Studies using autoradiography and immunohistochemistry (IHC) have indicated expression of somatostatin receptor (SSTR) in up to 77% to 89% of neuroblastoma cells.6–9 111In-pentetreotide (Octreoscan) has been the conventional technique used to identify SSTR. SSTR imaging can now be performed on combined positron emission tomography/computed tomography (PET/CT) by substituting gallium-68 for indium-111. PET provides superior imaging resolution and speed, as well as multislice CT for anatomic correlation.10 Use of octreotate (68Ga-DOTATATE or GaTATE) has a higher affinity for SSTR subtype 2 (SSTR 2) receptors.11 In the adult neuroendocrine tumor (NET) population, GaTATE PET provides additional information and allows assessment of suitability for peptide receptor radionuclide therapy (PRRT),12–16 and PRRT has been successfully used with high activity 111In-, 177Lu-, or 90Y-labeled somatostatin analogs for adult NET patients.17,18

There are limited studies evaluating the use of SSTR PET for imaging and selecting pediatric neuroblastoma for PRRT.19,20 In this study, we evaluated consecutive GaTATE PET/CT performed at our center for pediatric neuroblastoma patients to assess SSTR expression, its incremental value compared with MIBG scintigraphy, and potential impact on assessing suitability for PRRT, representing a theranostic paradigm. To confirm the feasibility of using PRRT for patients with neuroblastoma, the presence of SSTR 2 was investigated on tumor or bone marrow tissue using IHC and correlated with GaTATE PET/CT imaging findings. We also report intermeditate-term outcomes of 4 patients who were subsequently treated with PRRT.

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Patient Characteristics

Eight patients, 2 to 9 years old, with 68Ga-DOTATATE studies performed from October 2008 to January 2012 were retrospectively reviewed. All had known residual neuroblastoma despite heavy pretreatment including chemotherapy, and 7 had 131I-MIBG treatments and were being considered for PRRT. 131I-MIBG treatments were administered for palliative intent (usually dose escalated from 100 to 250 MBq/kg over 2 to 3 cycles as tolerated).

A total of 11 GaTATE PET/CT studies were performed. Three follow-up studies were excluded due to the lack of contemporaneous MIBG imaging. Hence, baseline studies of 8 patients were included in the analysis with the aims of assessing any incremental value compared with MIBG scintigraphy and impact on suitability for PRRT (Table 1).



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GaTATE PET/CT and Image Analysis

68Ga-DOTA-octreotate was synthesized using an onsite 68Ge/68Ga generator (IDB Holland BV, the Netherlands). GaTATE (2.6 MBq/kg) was administered intravenously and images were acquired after an approximate 60-minute uptake period on a PET/CT scanner (GE Discovery STE or Siemens Biograph 64) using low-dose noncontrast CT (GE SmartDose or Siemens CAREDose 4D).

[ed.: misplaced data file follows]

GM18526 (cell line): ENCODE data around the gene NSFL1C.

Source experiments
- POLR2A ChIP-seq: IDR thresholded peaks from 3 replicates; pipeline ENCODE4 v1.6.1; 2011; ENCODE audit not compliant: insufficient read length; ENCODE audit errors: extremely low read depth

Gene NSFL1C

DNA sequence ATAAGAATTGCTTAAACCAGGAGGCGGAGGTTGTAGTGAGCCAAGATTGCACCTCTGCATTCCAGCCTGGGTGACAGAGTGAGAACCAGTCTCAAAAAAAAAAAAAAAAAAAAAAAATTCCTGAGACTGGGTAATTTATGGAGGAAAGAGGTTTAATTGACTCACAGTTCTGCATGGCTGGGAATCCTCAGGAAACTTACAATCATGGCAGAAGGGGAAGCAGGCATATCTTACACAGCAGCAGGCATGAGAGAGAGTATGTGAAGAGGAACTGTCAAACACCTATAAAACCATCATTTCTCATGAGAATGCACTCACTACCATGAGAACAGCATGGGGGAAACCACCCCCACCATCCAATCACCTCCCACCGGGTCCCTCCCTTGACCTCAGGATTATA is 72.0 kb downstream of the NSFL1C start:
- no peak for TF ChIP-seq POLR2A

Blinded scoring of number and sites of abnormalities and semiquantitative uptake analysis by measuring the maximum standardized uptake value (SUVmax) were performed by 2 nuclear medicine physicians. Comparison was made with diagnostic 123I-MIBG (n=5) or posttreatment 131I-MIBG scans (n=3) performed with SPECT or SPECT/CT. Sites of additional disease, the concordance and degree of SSTR expression at known MIBG-avid disease sites, and suitability for PRRT were assessed. The degree of SSTR expression: score 0=no uptake abnormality; score 1=faint uptake; score 2=clear uptake but less than or equal to background liver activity; score 3=uptake greater than liver; score 4=uptake equal or greater than spleen.17 An uptake score of ≥3 on GaTATE PET/CT was considered suitable for PRRT.

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Archived formalin-fixed paraffin-embedded neuroblastoma tissue from 5 patients were obtained and assessed. The 17 specimens included primary and relapse tumors in resection specimens, core biopsies, and bone marrow trephines and paraffin sections were stained for expression of SSTR 2, chromogranin A, glucose transporter 1, hexokinase 2, and Ki-67, as well as routine hematoxylin and eosin staining. The antibodies used were: monoclonal rabbit anti-human SSTR 2 antibody (1:250, Clone UMB1; Abcam), monoclonal mouse anti-human chromogranin A (1:400, Clone DAK-A3; DakoCytomation), monoclonal mouse anti-human glucose transporter antibody (1:200, Clone SPM498; Thermo Fisher Scientific), monoclonal mouse anti-human hexokinase II antibody (1:150, Clone 3D3; Abcam), and monoclonal rabbit anti-Ki-67 (1:50, Clone SP6; Cell Marque). Sections (4 μm) of the paraffin blocks were prepared and mounted on positively charged microscope slides. Immunostaining was performed using the automated Ventana Benchmark Ultra System (Ventana Medical Systems, Tucson, AZ). The slides were then counterstained using Mayers hematoxylin before scoring.

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Patients Treated With PRRT